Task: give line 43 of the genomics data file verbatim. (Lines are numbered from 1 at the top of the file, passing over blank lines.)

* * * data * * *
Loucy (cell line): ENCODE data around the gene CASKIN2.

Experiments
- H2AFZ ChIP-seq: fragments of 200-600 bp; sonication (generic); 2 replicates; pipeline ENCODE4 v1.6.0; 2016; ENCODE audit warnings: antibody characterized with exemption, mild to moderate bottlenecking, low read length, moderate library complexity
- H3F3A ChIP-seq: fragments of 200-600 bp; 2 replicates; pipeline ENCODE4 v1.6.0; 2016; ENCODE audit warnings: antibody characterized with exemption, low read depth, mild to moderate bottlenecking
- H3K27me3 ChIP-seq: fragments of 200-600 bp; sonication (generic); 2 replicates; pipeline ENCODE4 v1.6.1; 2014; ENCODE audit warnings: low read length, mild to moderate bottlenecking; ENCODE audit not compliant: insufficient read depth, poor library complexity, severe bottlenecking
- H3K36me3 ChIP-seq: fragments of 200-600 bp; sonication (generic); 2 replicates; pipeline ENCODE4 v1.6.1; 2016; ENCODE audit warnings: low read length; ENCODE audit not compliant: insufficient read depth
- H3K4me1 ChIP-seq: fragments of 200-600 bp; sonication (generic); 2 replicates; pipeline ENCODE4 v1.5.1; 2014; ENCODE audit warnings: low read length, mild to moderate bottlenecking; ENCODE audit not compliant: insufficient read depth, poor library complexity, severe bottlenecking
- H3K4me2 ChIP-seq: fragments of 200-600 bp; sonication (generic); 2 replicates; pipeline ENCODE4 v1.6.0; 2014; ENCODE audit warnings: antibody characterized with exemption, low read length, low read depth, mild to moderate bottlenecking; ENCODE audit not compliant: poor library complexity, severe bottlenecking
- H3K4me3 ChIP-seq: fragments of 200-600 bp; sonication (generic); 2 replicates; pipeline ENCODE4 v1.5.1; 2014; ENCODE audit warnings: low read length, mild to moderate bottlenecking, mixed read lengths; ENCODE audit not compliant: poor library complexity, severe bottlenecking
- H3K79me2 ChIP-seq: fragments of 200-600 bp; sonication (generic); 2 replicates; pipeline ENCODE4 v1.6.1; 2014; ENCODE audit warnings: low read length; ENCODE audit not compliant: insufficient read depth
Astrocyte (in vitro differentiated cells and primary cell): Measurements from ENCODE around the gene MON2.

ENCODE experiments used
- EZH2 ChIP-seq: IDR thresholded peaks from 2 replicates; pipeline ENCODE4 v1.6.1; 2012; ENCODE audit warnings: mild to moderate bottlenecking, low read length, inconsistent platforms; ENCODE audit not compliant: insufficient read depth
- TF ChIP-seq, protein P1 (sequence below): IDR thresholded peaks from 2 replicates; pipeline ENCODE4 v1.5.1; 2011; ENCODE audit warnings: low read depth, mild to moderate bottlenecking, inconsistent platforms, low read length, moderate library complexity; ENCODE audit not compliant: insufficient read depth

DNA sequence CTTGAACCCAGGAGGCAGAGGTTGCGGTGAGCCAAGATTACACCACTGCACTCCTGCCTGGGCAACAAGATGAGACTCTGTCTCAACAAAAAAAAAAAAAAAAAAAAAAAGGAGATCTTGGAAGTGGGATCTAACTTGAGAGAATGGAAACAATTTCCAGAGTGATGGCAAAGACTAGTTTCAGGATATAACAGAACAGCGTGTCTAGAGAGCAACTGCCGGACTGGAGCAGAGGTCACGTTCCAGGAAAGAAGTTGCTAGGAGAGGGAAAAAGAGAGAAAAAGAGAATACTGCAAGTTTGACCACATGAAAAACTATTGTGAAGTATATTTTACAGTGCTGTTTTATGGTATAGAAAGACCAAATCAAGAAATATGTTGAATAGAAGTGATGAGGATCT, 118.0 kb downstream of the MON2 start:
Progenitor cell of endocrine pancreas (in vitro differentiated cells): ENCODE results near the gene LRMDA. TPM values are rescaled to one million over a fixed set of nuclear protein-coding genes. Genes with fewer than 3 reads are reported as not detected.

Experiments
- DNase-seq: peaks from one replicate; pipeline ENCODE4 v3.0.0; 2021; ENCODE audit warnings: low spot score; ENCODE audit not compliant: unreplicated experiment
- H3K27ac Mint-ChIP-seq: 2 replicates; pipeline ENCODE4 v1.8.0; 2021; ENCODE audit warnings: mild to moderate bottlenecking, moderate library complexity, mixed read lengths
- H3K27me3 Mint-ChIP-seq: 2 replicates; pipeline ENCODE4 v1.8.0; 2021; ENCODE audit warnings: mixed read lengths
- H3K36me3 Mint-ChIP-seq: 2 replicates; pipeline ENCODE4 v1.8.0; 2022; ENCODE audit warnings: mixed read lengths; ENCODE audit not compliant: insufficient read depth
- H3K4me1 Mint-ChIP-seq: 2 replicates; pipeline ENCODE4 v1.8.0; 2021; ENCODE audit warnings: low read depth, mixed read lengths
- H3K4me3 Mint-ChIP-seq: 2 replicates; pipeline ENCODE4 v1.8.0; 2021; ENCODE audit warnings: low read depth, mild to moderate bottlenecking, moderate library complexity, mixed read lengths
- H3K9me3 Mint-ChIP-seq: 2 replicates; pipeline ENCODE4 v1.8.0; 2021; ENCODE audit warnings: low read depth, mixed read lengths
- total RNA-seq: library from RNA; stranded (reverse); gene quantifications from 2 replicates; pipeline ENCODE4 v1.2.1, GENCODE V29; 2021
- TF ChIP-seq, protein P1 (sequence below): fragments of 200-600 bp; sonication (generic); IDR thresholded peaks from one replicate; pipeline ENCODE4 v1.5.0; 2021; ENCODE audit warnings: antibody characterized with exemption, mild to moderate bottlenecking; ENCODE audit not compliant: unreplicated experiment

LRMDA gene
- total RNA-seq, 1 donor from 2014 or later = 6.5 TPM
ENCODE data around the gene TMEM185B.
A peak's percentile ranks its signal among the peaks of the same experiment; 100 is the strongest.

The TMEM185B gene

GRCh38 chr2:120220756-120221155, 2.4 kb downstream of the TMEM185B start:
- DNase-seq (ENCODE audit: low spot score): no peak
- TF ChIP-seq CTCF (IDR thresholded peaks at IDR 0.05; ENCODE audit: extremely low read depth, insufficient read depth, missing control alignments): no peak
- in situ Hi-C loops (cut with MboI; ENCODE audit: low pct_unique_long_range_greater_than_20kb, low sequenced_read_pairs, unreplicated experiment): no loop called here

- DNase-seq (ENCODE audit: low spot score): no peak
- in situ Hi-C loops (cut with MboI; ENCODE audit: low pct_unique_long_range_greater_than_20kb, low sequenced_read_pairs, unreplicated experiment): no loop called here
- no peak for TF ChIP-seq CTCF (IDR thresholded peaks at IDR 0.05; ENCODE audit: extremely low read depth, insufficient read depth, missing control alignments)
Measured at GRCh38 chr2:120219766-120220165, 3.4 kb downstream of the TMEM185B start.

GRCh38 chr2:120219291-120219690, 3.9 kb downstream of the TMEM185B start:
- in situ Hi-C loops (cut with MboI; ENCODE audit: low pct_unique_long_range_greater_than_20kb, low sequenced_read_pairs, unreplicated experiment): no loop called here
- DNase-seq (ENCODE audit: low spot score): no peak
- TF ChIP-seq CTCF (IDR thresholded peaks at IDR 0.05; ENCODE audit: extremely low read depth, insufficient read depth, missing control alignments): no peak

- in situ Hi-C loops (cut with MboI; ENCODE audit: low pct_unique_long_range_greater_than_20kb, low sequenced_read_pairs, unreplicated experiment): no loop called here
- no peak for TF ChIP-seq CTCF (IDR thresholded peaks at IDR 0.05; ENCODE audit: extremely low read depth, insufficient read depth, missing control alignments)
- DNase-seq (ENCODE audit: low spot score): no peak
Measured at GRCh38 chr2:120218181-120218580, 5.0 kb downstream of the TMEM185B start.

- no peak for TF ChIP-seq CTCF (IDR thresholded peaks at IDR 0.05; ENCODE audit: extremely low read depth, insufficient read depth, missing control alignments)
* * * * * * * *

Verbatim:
- TF ChIP-seq CTCF (IDR thresholded peaks at IDR 0.05; ENCODE audit: extremely low read depth, insufficient read depth, missing control alignments): no peak